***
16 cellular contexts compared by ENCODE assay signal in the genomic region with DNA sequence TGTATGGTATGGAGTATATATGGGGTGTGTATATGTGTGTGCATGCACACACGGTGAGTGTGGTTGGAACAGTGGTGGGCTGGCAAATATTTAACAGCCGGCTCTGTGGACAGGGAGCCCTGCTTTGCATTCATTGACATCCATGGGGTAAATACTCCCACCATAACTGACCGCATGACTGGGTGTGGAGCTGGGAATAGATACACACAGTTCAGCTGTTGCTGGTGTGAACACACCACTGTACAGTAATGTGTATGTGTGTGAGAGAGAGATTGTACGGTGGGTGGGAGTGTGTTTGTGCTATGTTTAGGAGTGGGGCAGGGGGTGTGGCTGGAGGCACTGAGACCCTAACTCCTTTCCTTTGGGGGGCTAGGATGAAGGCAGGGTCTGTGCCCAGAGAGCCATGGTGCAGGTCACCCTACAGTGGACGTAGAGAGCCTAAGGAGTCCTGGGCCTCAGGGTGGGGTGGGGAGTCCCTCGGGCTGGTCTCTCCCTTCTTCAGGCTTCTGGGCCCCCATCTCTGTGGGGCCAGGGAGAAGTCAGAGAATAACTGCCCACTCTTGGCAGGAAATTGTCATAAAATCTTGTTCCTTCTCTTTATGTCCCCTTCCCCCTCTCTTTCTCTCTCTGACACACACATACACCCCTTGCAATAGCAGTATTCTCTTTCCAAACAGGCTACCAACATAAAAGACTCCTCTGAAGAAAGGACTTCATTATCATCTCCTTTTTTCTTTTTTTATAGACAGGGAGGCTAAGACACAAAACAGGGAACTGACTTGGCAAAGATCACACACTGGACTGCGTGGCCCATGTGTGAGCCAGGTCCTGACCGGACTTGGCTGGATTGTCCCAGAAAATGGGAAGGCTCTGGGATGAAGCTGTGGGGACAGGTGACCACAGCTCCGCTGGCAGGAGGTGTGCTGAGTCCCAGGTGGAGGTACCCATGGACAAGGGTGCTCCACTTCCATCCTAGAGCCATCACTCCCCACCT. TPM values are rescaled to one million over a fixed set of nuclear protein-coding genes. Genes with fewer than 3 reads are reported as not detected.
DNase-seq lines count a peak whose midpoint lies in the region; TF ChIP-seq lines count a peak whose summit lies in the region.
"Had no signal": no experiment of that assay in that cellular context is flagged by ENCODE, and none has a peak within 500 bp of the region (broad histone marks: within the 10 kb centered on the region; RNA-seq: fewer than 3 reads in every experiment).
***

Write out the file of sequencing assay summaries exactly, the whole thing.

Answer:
16 cellular contexts compared by ENCODE assay signal in the genomic region with DNA sequence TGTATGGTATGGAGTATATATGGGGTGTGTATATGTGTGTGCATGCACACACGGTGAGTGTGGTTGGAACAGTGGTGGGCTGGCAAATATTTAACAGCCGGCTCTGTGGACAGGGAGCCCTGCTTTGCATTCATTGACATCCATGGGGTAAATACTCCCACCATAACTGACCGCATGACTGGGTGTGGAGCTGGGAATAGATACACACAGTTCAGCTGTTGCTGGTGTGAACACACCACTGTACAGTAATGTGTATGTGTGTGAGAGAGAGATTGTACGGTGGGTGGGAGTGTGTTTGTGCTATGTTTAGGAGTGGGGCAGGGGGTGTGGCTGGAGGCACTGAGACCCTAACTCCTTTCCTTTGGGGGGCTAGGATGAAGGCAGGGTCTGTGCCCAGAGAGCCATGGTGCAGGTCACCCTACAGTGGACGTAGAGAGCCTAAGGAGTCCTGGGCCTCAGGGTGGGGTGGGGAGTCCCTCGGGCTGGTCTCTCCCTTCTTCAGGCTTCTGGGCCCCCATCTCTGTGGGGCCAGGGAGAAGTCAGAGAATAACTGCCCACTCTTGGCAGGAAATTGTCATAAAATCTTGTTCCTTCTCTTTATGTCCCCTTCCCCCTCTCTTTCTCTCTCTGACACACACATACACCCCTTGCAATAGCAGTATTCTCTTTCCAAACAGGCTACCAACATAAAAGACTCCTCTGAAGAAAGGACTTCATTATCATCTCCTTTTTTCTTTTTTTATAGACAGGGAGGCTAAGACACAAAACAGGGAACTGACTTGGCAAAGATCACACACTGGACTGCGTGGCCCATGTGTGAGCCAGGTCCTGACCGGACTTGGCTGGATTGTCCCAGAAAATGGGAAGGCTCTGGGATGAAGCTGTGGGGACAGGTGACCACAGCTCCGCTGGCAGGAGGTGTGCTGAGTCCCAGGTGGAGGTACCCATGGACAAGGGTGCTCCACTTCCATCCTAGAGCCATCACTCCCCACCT. TPM values are rescaled to one million over a fixed set of nuclear protein-coding genes. Genes with fewer than 3 reads are reported as not detected.
DNase-seq lines count a peak whose midpoint lies in the region; TF ChIP-seq lines count a peak whose summit lies in the region.
"Had no signal": no experiment of that assay in that cellular context is flagged by ENCODE, and none has a peak within 500 bp of the region (broad histone marks: within the 10 kb centered on the region; RNA-seq: fewer than 3 reads in every experiment).